Coronavirus

South Korea Seizes Personal Info from Thousands of Americans in Coronavirus Probe

Korean coronavirus investigation leaks could threaten religious liberty in US

South Korean medical workers near the Daegu branch of the Shincheonji Church of Jesus in Daegu, South Korea / Getty Images

The South Korean government has seized the personal information of thousands of U.S. citizens as part of its investigation into a controversial Christian group in the country, alarming religious freedom advocates.

The Shincheonji Church of Jesus, a religious group that counts more than 300,000 followers worldwide, has come under intense scrutiny after South Korean authorities traced the country's first large-scale coronavirus outbreak to its services in February. Authorities, who are pursuing murder charges against the group's leader, collected the personal information of U.S.-based Shincheonji practitioners, including passport numbers and addresses, after seizing a list of all its followers. The data seizure has alarmed American practitioners of the faith, particularly after public leaks of that data led to death threats against believers.

"There is a genuine sense of fear that there will be a lot of repercussions, you know, socially, and also professionally," Michelle Lee, an American Shincheonji practitioner, told the Washington Free Beacon. "In South Korea, the list of congregation and congregant's information has been leaked and people have been receiving death threats, messages, calls, verbal assaults in person."

The South Korean government did not return request for comment.

The Shincheonji controversy has alarmed U.S. officials and religious freedom experts, some of whom have expressed concerns that Seoul is using the pandemic as an opportunity to crack down on a religious group that is widely disparaged as a cult. The issue also serves as a case study of what happens when well-intentioned pandemic policy ends up infringing on religious freedom.

The same dispute is playing out in the United States, though religious leaders have avoided the intense scrutiny South Korea has directed at Shincheonji. Some U.S. politicians have cracked down on religious rituals more harshly than other types of gatherings. New York City mayor Bill de Blasio, for example, singled out an in-person Jewish funeral procession on Twitter as "absolutely unacceptable," but endorsed jam-packed Black Lives Matter protests. Churches in Wisconsin and California have filed lawsuits challenging restrictions on worship that have not been applied to protests or commercial activities.

Public antagonism is nothing new for the Korean sect, which was founded in 1984. Shincheonji has attracted heated criticism from more mainline churches, which accuse the group of isolating believers from family members and society. Critics often point to the group’s mandatory Bible boot camps for new recruits, as well as the church’s controversial teaching that ascribes a messianic role to its founder, Lee Man-hee.

Even before the pandemic, employers fired Shincheonji practitioners, and family members shunned them, according to Massimo Introvigne, an Italian sociologist who has studied the group. Public outcry only grew when authorities accused the sect of being responsible for South Korea's first coronavirus outbreak in February. Although church founder Lee Man-hee apologized in a press conference, the South Korean government soon seized all of the data of Shincheonji practitioners—a dataset that included information of American practitioners.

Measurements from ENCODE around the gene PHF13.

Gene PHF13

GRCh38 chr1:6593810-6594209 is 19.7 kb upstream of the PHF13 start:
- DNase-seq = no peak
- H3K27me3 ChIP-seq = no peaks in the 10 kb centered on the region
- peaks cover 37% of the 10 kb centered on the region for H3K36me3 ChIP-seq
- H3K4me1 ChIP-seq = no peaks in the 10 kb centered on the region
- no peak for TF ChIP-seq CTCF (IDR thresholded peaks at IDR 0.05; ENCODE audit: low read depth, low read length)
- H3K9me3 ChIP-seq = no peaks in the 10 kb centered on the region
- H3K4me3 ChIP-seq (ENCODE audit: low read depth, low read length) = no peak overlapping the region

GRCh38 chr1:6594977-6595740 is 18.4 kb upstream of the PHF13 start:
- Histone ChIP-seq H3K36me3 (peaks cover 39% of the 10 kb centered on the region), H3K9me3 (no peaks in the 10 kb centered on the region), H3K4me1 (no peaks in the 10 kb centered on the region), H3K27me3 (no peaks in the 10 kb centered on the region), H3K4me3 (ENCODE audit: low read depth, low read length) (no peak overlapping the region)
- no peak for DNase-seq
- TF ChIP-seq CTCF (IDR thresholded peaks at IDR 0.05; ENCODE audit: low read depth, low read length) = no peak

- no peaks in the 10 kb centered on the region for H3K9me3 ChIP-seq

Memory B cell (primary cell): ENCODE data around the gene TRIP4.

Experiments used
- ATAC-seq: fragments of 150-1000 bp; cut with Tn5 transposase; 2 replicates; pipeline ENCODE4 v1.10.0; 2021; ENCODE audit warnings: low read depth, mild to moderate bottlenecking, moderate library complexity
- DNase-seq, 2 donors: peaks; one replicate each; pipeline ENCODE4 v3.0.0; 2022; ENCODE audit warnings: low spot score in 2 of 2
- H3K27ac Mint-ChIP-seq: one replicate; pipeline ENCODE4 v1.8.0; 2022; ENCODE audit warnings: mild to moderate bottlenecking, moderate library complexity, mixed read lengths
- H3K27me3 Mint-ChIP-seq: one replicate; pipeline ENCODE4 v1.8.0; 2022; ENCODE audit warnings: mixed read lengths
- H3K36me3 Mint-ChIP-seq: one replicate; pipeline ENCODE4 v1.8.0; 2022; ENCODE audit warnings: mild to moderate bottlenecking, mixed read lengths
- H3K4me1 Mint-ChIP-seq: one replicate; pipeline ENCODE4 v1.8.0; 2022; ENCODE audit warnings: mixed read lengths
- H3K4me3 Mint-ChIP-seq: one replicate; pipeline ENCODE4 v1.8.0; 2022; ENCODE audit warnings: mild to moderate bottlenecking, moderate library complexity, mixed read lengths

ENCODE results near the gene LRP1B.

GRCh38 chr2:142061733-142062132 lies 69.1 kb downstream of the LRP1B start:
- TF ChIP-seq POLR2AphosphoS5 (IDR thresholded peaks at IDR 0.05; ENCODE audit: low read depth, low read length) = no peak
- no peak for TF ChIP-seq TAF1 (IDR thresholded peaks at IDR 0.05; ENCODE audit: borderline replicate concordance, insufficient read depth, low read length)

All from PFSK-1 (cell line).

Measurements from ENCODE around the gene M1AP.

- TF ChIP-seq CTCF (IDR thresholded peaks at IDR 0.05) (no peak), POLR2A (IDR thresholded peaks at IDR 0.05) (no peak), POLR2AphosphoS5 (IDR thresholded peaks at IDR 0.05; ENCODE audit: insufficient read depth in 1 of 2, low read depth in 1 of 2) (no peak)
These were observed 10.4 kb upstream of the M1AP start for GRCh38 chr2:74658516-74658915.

The South Korean government provided the seized data to multiple hospitals and pharmacies; leaks soon followed. Public revelations have already led some Shincheonji practitioners to lose their jobs. While it is unlikely that U.S.-based practitioners would face the same degree of harassment in the United States, Introvigne said that Korean-American Shincheonji practitioners might face backlash from their community if their religious affiliation is exposed.

"If they are Korean Americans with relatives in Korea, or they are in a Korean community in the U.S., it could be dangerous to be exposed as a member of Shincheonji," Introvigne said.

James, a U.S.-based Shincheonji practitioner who did not provide his full name for fear of reprisal, said he did not tell his family about his faith for eight years. His parents have threatened to disown him since the data seizure and ensuing leaks. He worries that other followers in America might be put into similar predicaments if data leaks continue.

"My parents, who had a previous suspicion … even contacted my employer to verify and to see if they knew about my affiliation with the church as well," he said. "My parents have threatened to disown me, and continue to stalk different forms of social media and some of my Google and other forms of navigation information to really try to find out what I'm doing."

The South Korean government's crackdown on Shincheonji has raised alarm among U.S. observers as well. The U.S. Commission on International Religious Freedom wrote that "South Korea provides a vivid example of how public health emergencies can increase the risk to marginalized religious groups," concluding that the church has faced harassment from both the Korean government and society.

James said he understood the South Korean government needed to take action to fight the pandemic, but said the overzealous response was an "overstep by the Korean authorities," adding that the government was exploiting the pandemic to settle scores with an unpopular religious group.

"The coronavirus response…still has to respect basic human privacy rights, basic human rights and religious freedom," he said. "As much as contact tracing is innovative, it was done in a way where the blame has been shifted on minority religious organization."